The parties cite, and the Court's research reveals, no regulations
regarding records a premium finance company must maintain under N.J.S.A.
§ 17:16D-13. However, this Court concludes that the New Jersey courts
would likely deny an insurer's summary judgment motion unless it was
supported by (1) either testimony or affidavits from the employees or
agents of the premium finance company with actual knowledge of the
content, addressees, and mailing of the notices of intent to cancel and
of cancellation, and (2) certified office copies from the premium finance
company of those notices. See Kende Leasing Corp. v. A.I. Credit Corp.,
217 N.J. Super. 101, 106, 524 A.2d 1306, 1308-09 (App.Div. 1987); see
also Needham v. N.J. Ins. Underwriting Ass'n, 230 N.J. Super. 358, 371,
553 A.2d 821, 828 (App.Div. 1989) (involving insurer's direct
relationship with insured).See footnote 2*fn2 This Court also concludes
that the New Jersey courts
would likely accept a business record
custodian's testimony as to the accuracy of any affidavits only if the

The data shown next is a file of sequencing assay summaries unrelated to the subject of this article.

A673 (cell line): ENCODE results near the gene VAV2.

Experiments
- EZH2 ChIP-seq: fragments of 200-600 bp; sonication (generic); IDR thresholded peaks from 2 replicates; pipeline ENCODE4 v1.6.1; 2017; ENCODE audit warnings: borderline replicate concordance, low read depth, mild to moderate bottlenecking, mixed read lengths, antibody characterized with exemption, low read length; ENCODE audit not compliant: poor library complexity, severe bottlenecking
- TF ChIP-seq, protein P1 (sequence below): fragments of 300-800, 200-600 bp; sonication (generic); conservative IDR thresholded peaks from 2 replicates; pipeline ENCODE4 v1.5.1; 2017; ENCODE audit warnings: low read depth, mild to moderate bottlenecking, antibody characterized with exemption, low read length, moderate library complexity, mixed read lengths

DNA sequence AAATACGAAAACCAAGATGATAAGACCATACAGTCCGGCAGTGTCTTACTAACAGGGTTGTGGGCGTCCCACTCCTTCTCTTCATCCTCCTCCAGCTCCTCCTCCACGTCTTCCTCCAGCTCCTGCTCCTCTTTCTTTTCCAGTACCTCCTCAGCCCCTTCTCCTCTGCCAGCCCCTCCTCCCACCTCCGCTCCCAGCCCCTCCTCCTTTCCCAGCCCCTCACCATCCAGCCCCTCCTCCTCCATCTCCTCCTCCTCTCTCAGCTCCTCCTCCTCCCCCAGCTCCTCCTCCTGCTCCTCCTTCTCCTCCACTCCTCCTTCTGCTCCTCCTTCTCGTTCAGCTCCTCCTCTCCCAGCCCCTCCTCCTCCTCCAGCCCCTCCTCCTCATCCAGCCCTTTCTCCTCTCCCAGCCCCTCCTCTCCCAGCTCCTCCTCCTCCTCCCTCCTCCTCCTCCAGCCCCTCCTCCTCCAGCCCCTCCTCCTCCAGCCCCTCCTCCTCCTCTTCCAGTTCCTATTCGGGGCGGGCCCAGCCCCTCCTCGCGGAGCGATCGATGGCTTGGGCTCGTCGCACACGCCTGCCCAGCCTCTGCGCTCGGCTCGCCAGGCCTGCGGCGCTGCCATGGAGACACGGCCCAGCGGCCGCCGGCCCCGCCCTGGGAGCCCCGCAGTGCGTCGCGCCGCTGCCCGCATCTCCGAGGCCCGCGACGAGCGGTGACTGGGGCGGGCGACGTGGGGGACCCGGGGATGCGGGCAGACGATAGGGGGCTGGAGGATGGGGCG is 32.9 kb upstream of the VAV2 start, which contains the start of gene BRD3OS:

proper employees or agents of the premium finance company executed them at
the time of the actual preparation, addressing, and mailing of the
notices. See Celino v. Gen. Accident Ins., 211 N.J. Super. 538, 543,
512 A.2d 496, 499 (App.Div. 1986).
These requirements are neither unusual nor unreasonable. In Scottsdale
Insurance Co. v. Grim, 44 Pa. D. & C. 4th 338 (Ct. Com. Pl. Monroe
Cty. 1999), the insurer sought a judgment declaring that it need not
defend and indemnify the insured because the policy had been cancelled at
a premium finance company's direction. The Grim court denied the relief,
as the insurer failed to show that the finance company complied with the
Pennsylvania Insurance Premium Finance Company Act; its notice
requirements are similar to those in N.J.S.A. § 17:16D-13. See 40
P.S. § 3310. The court found that a finance company employee's
unnotarized, general written statements that the notices were brought to
a presort service were insufficient to demonstrate that they were
actually mailed by the post office. Grim, 44 Pa. D. & C. 4th at